Illinois Pension Scandal Prompts Reform Calls

August 26, 2005 ( - Faced with a scandal at the state of Illinois' Teachers Retirement System (TRS), Governor Rod Blagojevich has proposed a sweeping pension reform including barring payment of consultant contingency fees.

Not only does Blagojevich want to cut out consultant fees paid for helping firms land state investment business, his proposal also would reportedly eliminate conflicts of interest for investment advisers and strengthen disclosure and penalty provisions to bring the state’s pension systems in line with other state agencies, according to news reports.

The governor’s proposal also follows reports that a prominent Republican lobbyist got $4.5 million from pension deals. from firms wanting to do business with the fund. In an August 3 indictment, US Attorney Patrick J. Fitzgerald accused former pension board trustee Stuart Levine of demanding and receiving hundreds of thousands of dollars in kickbacks from the Illinois Teachers’ Retirement System (See  Report: Illinois Pension Probe Focusing on GOP Bigwig ). Lawyers Joseph Cari and Steven Loren also were indicted (See  Attorneys Indicted In IL State Pension Scandal ).

“We need to restore the public’s faith in our state pension systems and send a message that those responsible with investing public dollars have to be held to the highest ethical standards,” Blagojevich declared in a statement., according to the news reports.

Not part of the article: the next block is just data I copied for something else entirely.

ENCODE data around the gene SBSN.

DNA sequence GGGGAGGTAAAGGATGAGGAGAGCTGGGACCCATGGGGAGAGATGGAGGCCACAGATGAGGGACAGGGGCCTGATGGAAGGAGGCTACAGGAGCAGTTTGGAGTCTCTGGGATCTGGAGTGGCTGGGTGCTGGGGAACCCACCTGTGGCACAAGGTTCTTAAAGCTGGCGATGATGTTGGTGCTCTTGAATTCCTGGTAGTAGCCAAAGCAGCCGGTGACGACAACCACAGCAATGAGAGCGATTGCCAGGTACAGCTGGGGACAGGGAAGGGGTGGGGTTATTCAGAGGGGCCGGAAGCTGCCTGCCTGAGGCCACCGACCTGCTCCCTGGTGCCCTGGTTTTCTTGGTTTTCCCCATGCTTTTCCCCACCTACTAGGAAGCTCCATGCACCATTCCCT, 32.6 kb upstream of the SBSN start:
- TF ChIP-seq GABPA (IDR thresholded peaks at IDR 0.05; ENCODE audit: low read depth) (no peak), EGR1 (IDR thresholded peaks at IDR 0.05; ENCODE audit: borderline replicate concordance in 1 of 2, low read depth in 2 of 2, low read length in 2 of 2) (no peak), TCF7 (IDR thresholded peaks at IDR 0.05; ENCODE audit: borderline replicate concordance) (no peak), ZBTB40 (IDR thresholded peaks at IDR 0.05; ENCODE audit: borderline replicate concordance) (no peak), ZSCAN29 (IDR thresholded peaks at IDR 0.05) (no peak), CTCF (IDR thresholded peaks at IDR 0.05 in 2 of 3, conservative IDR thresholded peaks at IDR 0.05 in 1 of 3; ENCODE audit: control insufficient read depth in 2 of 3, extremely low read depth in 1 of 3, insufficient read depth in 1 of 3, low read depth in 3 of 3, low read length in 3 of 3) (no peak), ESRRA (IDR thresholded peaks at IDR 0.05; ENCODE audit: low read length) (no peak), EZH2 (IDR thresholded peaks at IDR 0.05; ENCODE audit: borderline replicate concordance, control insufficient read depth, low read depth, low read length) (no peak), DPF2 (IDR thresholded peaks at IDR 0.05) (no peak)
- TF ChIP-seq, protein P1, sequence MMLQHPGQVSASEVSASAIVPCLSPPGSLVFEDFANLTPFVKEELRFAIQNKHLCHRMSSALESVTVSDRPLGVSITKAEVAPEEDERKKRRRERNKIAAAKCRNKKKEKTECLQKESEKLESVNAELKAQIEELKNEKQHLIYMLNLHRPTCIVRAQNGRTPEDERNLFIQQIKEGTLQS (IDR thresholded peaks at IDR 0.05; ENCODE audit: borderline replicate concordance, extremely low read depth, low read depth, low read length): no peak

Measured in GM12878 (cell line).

The governor’s proposal also increases penalties for violating ethics guidelines and requires more disclosures of financial interests for pension board trustees, advisers and managers.

Other Issues

The Illiois fund has also been buffeted by the impact of a budget plan that slashed pension payments in favor of funding other state expenses, that was signed into law by Governor Blagojevich earlier this summer.  The measure, which was designed to fill a huge state budget hole by diverting $2 billion earmarked for five state pension funds over the next two years, and would reportedly short the state’s pension systems by $38.5 billion over the next 40 years, according to critics.   The plan would impose pension reforms that Democrats said would save $70 billion in future costs – an estimate Republicans contend is more like $12 billion (see  Illinois Dems Push Through Pension Diversion Budget ).